src
├───java
│    └───pitchers
│           └───torque
│                  └───map
└───sql

All the files that we care about live in the torque directory. For each table, there are four classes defined in this directory. For example, the TEAM table has four corresponding classes: BaseTeam, BaseTeamPeer, Team, and TeamPeer.

The Base files contain the actual implementation details of the table, and are re-created each time you do an ant build. The Peer class is something like a static method; it's used to deal with the table as a whole. The non-Peer class is the implementation of a row from this table. This will become clearer when you see them in use.

The non-Base classes start out empty. For example, here is TeamPeer.java:

package pitchers.torque;

import java.util.*;
import com.workingdogs.village.*;
import org.apache.torque.map.*;
import org.apache.torque.pool.DBConnection;

// Local classes
import pitchers.torque.map.*;

/** 
* The skeleton for this class was autogenerated by Torque on:
*
* [Thu Aug 01 23:35:05 EDT 2002]
*
* You should add additional methods to this class to meet the
* application requirements. This class will only be generated as
* long as it does not already exist in the output directory.
*/
public class TeamPeer
extends pitchers.torque.BaseTeamPeer
{
}

As you can see, all it does is extend the Base class. The important thing to know about these two files is that they are not overwritten on rebuilds, so you can put extensions and business logic in them.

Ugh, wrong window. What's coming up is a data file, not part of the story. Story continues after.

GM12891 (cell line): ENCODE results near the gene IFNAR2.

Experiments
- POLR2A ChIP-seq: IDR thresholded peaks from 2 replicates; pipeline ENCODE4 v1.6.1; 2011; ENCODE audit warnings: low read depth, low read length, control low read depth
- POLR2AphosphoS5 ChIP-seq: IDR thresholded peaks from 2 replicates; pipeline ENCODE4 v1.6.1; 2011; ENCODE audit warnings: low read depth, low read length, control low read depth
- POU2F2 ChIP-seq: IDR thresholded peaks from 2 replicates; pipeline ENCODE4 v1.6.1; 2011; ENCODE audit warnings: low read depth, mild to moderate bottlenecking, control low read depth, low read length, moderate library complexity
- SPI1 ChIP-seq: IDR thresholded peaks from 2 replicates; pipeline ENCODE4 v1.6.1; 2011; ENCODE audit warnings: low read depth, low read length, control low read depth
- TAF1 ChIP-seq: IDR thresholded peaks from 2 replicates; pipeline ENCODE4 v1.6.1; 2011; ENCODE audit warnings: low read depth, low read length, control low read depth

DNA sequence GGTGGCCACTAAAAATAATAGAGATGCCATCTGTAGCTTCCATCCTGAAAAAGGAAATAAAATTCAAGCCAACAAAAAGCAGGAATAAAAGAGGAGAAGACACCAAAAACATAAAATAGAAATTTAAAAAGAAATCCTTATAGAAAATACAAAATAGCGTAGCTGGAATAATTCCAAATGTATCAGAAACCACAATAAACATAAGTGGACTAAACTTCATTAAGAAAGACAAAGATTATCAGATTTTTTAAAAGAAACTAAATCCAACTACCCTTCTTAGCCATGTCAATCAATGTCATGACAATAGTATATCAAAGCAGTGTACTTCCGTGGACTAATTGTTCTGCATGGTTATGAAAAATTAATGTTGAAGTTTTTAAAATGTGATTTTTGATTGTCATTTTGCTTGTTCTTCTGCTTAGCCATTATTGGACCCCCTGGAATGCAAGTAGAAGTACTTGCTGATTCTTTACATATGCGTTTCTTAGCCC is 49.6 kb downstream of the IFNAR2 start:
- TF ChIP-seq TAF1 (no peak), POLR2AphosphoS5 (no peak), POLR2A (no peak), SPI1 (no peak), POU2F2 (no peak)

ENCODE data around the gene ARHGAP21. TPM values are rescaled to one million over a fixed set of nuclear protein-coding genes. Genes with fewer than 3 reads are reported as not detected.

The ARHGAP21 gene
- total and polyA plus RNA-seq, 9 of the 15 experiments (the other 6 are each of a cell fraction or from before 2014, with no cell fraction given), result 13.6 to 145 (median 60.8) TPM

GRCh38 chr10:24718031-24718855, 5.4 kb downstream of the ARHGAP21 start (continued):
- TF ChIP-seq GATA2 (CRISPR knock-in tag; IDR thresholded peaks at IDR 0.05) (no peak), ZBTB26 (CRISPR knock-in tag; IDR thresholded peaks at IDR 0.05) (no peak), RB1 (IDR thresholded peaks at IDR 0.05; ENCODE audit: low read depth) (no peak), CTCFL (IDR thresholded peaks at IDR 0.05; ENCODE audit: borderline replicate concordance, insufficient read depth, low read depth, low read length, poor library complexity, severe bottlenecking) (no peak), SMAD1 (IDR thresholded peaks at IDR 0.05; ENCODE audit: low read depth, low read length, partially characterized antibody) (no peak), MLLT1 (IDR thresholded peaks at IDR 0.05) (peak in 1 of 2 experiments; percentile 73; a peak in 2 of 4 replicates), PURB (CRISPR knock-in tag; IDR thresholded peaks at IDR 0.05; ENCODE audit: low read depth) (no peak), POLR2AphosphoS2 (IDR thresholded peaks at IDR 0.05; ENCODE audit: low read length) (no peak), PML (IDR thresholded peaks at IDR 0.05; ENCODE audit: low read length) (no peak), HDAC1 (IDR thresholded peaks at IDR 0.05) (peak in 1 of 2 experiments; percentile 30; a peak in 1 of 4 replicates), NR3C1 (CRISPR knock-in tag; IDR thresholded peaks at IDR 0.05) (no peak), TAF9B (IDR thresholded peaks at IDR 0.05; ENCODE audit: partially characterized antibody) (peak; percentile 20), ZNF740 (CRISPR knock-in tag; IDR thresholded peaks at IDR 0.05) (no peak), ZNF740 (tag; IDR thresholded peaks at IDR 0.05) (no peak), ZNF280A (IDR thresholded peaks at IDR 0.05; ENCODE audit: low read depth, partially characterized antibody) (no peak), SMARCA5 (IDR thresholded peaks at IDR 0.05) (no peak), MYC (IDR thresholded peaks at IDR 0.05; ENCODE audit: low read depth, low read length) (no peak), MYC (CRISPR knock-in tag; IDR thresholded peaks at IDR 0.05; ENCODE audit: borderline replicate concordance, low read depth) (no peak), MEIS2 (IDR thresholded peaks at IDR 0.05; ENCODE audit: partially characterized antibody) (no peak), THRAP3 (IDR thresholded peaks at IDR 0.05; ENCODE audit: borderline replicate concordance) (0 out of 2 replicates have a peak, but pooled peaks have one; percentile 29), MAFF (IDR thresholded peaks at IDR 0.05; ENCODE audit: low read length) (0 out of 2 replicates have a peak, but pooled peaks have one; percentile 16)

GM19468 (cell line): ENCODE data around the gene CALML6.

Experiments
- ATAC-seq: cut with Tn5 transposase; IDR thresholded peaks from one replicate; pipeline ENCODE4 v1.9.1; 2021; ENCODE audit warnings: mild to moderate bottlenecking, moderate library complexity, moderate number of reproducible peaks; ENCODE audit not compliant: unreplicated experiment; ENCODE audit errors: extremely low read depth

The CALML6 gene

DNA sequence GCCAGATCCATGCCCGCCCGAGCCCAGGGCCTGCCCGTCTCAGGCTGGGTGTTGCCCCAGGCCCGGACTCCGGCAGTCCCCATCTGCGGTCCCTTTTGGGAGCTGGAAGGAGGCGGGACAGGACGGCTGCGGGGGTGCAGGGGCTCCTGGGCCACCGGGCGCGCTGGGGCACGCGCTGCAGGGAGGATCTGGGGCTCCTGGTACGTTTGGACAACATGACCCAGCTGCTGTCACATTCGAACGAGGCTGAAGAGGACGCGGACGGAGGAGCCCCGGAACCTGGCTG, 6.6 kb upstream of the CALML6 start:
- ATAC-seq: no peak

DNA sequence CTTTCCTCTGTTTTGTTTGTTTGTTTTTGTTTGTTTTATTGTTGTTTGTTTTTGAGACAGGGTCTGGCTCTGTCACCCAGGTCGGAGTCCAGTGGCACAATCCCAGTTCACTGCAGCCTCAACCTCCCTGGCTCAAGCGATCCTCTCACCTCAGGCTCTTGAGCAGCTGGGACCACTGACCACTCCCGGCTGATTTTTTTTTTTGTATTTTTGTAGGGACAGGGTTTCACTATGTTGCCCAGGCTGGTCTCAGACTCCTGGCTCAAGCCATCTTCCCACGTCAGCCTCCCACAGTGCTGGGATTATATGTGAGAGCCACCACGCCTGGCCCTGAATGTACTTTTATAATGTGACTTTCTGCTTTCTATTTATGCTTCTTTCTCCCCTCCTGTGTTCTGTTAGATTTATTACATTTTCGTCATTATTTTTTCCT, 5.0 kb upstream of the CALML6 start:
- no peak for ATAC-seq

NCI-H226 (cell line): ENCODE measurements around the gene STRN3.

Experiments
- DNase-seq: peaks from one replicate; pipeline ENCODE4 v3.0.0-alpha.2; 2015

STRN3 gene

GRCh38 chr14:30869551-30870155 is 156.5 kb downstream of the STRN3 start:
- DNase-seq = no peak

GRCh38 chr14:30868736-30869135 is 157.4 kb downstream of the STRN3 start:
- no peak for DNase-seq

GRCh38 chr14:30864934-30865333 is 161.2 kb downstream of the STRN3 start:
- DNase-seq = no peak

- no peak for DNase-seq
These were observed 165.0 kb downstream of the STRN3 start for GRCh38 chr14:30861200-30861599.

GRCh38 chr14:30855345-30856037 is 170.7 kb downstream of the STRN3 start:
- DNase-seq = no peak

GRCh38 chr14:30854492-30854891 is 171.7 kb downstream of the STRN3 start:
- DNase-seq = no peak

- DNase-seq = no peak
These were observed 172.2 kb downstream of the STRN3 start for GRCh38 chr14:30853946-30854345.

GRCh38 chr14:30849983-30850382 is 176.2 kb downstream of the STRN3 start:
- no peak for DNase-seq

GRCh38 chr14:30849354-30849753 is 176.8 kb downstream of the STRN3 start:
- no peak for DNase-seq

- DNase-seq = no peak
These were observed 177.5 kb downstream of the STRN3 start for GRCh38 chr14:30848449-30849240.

The first extension you could add is a helper function for the Team class to allow you to look up a team by name (remembering that the unique identifier for teams is not the team name but an integer sequence, so that teams can easier change names if they are bought or sold). Here's the source for Team.java:

package pitchers.torque;

import org.apache.torque.util.*;
import org.apache.torque.om.Persistent;
import java.util.List;

/** 
* The skeleton for this class was autogenerated by Torque on:
*
* [Thu Aug 01 23:35:05 EDT 2002]
*
* You should add additional methods to this class to meet the
* application requirements. This class will only be generated as
* long as it does not already exist in the output directory.
*/
public class Team 
extends pitchers.torque.BaseTeam
implements Persistent
{

  public static Team findTeamByName(String name) throws Exception{
    Criteria c = new Criteria();
    c.add(TeamPeer.TEAM_NAME, name);
    List team = TeamPeer.doSelect(c);
    if (team.size() != 1) {
      return null;
    }
    return (Team) team.get(0);
  }
}

This code illustrates several features of Torque. To begin with, it uses the Criteria class. Criteria are equivalent to the WHERE clause in an SQL statement. Each Peer class has static string variables that correspond to the columns of that table. So in this case, after creating a new Criteria, you can add the condition that the team name must equal the name passed in to the method (if you only pass two arguments to the "add" method, the EQUAL test is assembled).